On Dec 8, 2011 H.R. 1254: Synthetic Drug Control Act of 2011 passed in the House of Representatives by roll call vote. Much like the unscheduled “enbanc” expedited passage of the bill by the House Judiciary Committee on July 28th, 2011, the house vote was held under a suspension of the rules to cut debate short and pass the bill. This usually occurs for non-controversial legislation. In short, Rep. Charles Dent [R-PA15] and other House members have pulled out all the stops in order to bar public feedback on this bill, which will have many unveiled negative repercussions. The totals were 317 Ayes, 98 Nays, 18 Present/Not Voting. Vote Details.
Next: The bill goes on to be voted on in the Senate. However, debate is already taking place on a companion bill in the Senate, S.605 -- David Mitchell Rozga Act, rather than on this particular bill, which is another measure to expedite the passage of this legislation. Thankfully, on September 8, 2011, NAHTA had been contacted by the Mike Levine, an Assistant Analyst at the Congressional Budget Office’s (CBO) Health and Human Resources Division to aid in the CBO’s estimate of the economic impact of the legislation, so we have a ‘foot in the door’.
In short, H.R. 1254 and its companion bill S.605 strives to make “any material, compound, mixture, or preparation which contains any quantity of cannabimimetic agent” illegal. The bills go on to further define “cannabimimetic agents” as any substance that is a cannabinoid receptor type 1 (CB1 receptor) agonist as demonstrated by binding studies and functional assays within the following structural classes:
`(i) 2-(3-hydroxycyclohexyl)phenol with substitution at the 5-position of the phenolic ring by alkyl or alkenyl, whether or not substituted on the cyclohexyl ring to any extent.
`(ii) 3-(1-naphthoyl)indole or 3-(1-naphthyl)indole by substitution at the nitrogen atom of the indole ring, whether or not further substituted on the indole ring to any extent, whether or not substituted on the naphthoyl or naphthyl ring to any extent.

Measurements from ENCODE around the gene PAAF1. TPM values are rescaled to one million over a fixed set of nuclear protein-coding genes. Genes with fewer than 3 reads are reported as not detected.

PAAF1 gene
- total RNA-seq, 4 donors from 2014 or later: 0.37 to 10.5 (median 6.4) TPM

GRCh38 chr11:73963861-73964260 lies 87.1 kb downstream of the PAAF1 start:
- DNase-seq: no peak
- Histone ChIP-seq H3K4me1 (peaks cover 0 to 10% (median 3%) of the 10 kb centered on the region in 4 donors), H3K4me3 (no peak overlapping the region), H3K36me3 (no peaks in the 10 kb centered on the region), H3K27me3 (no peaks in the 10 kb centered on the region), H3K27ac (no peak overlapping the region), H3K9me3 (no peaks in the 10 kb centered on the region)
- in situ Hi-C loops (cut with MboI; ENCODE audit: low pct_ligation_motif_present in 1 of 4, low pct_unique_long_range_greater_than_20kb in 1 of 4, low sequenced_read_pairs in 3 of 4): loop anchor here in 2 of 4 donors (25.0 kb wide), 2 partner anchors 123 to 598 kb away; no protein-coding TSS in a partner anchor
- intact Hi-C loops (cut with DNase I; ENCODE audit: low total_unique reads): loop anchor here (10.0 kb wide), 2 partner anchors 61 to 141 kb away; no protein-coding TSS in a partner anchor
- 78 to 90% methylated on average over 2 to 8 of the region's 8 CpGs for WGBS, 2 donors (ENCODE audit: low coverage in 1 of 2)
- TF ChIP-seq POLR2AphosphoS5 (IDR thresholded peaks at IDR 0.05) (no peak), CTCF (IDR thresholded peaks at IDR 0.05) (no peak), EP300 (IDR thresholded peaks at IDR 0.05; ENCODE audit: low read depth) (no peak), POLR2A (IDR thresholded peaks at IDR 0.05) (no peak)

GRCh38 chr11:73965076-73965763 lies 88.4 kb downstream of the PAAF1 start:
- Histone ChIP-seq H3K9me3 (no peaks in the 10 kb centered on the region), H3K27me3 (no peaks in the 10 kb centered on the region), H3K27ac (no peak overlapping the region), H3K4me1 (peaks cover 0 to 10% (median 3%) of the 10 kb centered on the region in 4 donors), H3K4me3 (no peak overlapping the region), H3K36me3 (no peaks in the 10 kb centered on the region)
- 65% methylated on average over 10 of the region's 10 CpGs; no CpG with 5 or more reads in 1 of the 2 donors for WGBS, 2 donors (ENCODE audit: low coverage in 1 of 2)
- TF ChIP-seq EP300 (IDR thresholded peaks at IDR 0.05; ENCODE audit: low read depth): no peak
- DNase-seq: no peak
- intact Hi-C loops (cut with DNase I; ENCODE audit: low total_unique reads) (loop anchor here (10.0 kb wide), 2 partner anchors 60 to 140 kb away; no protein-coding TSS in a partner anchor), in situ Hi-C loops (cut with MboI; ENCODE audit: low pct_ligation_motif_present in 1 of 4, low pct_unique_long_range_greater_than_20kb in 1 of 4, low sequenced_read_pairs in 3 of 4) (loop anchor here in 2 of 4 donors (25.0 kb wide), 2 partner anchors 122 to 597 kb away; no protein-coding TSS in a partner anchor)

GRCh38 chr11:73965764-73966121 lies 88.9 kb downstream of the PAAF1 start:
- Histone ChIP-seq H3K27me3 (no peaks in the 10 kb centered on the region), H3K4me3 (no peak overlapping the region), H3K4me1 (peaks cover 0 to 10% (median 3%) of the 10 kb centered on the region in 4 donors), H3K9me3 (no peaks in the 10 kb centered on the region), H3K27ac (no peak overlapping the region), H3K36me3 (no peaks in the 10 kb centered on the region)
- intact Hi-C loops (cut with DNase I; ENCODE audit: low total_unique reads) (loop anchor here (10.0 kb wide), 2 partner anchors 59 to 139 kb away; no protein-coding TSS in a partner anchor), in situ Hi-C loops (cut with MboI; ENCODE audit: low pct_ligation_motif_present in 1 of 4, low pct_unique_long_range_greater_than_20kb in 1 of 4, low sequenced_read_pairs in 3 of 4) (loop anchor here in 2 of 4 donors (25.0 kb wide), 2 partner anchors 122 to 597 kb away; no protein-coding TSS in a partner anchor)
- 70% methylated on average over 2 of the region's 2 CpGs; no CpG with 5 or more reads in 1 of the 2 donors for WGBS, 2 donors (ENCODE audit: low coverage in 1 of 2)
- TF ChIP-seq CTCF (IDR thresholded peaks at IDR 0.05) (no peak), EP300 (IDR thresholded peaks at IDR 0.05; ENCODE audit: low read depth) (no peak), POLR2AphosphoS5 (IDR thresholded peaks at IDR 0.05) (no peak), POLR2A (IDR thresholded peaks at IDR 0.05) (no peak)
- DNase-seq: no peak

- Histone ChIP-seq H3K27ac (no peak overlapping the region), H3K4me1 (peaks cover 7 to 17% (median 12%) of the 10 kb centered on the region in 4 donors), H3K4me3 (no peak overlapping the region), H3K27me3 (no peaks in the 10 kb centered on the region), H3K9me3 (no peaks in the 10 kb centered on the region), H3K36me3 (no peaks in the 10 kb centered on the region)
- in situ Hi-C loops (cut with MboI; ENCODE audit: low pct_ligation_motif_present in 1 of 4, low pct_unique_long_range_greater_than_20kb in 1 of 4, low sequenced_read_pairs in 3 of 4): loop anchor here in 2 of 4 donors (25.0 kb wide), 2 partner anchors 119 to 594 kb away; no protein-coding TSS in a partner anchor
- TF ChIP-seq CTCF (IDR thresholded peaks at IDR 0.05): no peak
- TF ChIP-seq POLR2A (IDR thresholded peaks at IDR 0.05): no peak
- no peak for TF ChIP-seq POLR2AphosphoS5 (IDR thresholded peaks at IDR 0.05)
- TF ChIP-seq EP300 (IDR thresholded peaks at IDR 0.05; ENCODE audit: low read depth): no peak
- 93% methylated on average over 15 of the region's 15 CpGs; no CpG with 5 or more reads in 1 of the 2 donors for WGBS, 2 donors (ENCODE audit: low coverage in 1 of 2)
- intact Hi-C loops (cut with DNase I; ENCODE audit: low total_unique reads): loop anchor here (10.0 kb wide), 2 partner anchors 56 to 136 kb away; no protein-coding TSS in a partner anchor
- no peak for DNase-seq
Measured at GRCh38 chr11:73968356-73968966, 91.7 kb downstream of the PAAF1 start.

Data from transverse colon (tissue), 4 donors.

`(iii) 3-(1-naphthoyl)pyrrole by substitution at the nitrogen atom of the pyrrole ring, whether or not further substituted in the indole ring to any extent, whether or not substituted on the naphthoyl ring to any extent.
`(iv) 1-(1-naphthylmethyl)indene by substitution of the 3-position of the indene ring, whether or not further substituted in the indene ring to any extent, whether or not substituted on the naphthyl ring to any extent.
`(v) 3-phenylacetylindole or 3-benzoylindole by substitution at the nitrogen atom of the in dole ring, whether or not further substituted in the indole ring to any extent, whether or not substituted on the phenyl ring to any extent.;
If these bills are allowed to become law, effectually, the law will be expanded to criminalize nearly all of the tested ingredients used to manufacture and produce Herbal Incense products in the present market.
But in reality, such a law will only force the market to seek new, readily available alternatives, rendering this proposed legislation immediately ineffective.
Because of this, along with compelling economic data, there that many states are abandoning further attempts to create prohibitive laws against synthetic cannabinoids. It seems the public is re-discovering the negative social impacts of prohibition, and lack of historical evidence that market prohibition can demonstrate success within its own merits.
RELATED FACTS: The United States ranks number one in incarceration rates! Ironically, the “land of the free”, imprisons more people than any other country on the planet, including China! (Source) The U.S. has over 2.3 million people behind bars while China, with 4 times the population has only 1.6 million. That’s right, with only 5% of the world’s population the U.S. incarcerates 25% of the world’s prisoners and people are imprisoned for things like writing bad checks and drug possession/use that wouldn’t even get a prison sentence in many countries.
- The U.S. has 751 people incarcerated per 100,000 while Russia, the industrialized nation closest in rank, has only 627 per 100k. In other countries it is far lower, with England at 151, Germany at 88, and Japan at only 63!
- The incarceration rates of prisoners in the U.S. stayed about the same for half a century from 1925 to 1975 at about 110 per 100,000 people. Then, coinciding with the war on drugs the rate began to shoot up dramatically.
Put Simply, the “War on Drugs” alone has increased our incarceration rate by nearly 700% since 1975, with our streets no safer from criminal violence and our society no better off since that time period.
(These numbers do not include those held in jails, since comprehensive information on those incarcerated in state and local jails was not collected until relatively recently.)
Continue reading at NowPublic.com: Marijuana Arrests Feed Insatiable U.S. Prison System | NowPublic News Coverage http://www.nowpublic.com/culture/marijuana-arrests-feed-insatiable-u-s-prison-system#ixzz1gL2cU3L1